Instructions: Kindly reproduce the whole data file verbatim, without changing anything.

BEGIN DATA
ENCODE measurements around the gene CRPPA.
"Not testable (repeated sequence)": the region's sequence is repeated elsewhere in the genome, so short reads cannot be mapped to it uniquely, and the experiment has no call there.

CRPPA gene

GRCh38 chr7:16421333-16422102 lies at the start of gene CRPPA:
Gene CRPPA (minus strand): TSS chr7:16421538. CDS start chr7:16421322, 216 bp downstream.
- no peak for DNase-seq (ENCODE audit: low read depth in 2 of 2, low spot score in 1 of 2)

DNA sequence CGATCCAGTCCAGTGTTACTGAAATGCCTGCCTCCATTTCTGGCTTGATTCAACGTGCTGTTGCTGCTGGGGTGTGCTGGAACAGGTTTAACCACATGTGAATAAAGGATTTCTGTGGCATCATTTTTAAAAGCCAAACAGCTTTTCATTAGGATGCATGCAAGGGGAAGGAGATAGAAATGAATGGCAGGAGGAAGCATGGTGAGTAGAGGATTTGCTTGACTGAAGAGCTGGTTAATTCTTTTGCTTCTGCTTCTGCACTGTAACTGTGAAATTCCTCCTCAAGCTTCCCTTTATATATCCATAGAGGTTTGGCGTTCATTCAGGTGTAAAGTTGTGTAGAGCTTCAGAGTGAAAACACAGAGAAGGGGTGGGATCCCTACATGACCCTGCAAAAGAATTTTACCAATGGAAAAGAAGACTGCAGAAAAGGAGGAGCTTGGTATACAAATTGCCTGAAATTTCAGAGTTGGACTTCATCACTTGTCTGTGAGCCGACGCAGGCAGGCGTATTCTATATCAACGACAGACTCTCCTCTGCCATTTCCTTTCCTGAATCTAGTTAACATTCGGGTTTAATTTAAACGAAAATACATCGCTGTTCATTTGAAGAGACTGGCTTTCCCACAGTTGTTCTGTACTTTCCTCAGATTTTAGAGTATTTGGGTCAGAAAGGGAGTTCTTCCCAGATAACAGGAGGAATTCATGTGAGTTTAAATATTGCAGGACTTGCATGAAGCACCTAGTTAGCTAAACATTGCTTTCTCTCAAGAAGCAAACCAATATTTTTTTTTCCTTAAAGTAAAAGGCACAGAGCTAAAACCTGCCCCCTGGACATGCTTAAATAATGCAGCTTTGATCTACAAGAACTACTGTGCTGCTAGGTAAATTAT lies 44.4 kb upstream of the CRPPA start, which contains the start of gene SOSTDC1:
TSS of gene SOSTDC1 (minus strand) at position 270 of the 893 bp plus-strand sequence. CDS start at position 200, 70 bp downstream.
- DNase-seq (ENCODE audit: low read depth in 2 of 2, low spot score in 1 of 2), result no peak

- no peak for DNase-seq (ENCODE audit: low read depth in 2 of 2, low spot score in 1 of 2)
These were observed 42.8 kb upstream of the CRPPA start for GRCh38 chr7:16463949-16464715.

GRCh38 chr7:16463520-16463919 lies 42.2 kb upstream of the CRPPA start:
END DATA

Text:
ENCODE measurements around the gene CRPPA.
"Not testable (repeated sequence)": the region's sequence is repeated elsewhere in the genome, so short reads cannot be mapped to it uniquely, and the experiment has no call there.

CRPPA gene

GRCh38 chr7:16421333-16422102 lies at the start of gene CRPPA:
Gene CRPPA (minus strand): TSS chr7:16421538. CDS start chr7:16421322, 216 bp downstream.
- no peak for DNase-seq (ENCODE audit: low read depth in 2 of 2, low spot score in 1 of 2)

DNA sequence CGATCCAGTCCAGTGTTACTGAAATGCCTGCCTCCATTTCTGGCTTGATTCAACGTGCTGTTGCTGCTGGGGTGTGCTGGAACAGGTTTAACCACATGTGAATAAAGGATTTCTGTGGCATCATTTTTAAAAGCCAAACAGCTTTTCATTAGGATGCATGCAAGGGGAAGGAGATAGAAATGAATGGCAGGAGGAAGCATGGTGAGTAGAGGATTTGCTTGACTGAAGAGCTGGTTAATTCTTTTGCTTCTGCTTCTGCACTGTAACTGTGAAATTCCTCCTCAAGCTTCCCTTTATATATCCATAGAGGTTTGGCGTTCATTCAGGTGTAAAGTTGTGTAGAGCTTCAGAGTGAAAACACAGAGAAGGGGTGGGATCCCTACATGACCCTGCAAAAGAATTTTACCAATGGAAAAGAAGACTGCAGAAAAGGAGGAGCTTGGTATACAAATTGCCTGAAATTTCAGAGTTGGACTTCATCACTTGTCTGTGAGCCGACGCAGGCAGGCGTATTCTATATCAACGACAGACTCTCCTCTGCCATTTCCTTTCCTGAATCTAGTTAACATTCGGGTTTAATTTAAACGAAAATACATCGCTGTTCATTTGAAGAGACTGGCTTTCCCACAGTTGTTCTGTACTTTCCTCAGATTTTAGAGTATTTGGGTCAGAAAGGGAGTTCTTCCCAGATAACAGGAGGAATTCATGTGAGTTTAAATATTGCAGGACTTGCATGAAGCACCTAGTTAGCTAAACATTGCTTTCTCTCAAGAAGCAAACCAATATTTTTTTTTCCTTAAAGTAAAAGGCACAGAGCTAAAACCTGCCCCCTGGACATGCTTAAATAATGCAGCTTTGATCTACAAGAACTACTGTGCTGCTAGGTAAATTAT lies 44.4 kb upstream of the CRPPA start, which contains the start of gene SOSTDC1:
TSS of gene SOSTDC1 (minus strand) at position 270 of the 893 bp plus-strand sequence. CDS start at position 200, 70 bp downstream.
- DNase-seq (ENCODE audit: low read depth in 2 of 2, low spot score in 1 of 2), result no peak

- no peak for DNase-seq (ENCODE audit: low read depth in 2 of 2, low spot score in 1 of 2)
These were observed 42.8 kb upstream of the CRPPA start for GRCh38 chr7:16463949-16464715.

GRCh38 chr7:16463520-16463919 lies 42.2 kb upstream of the CRPPA start: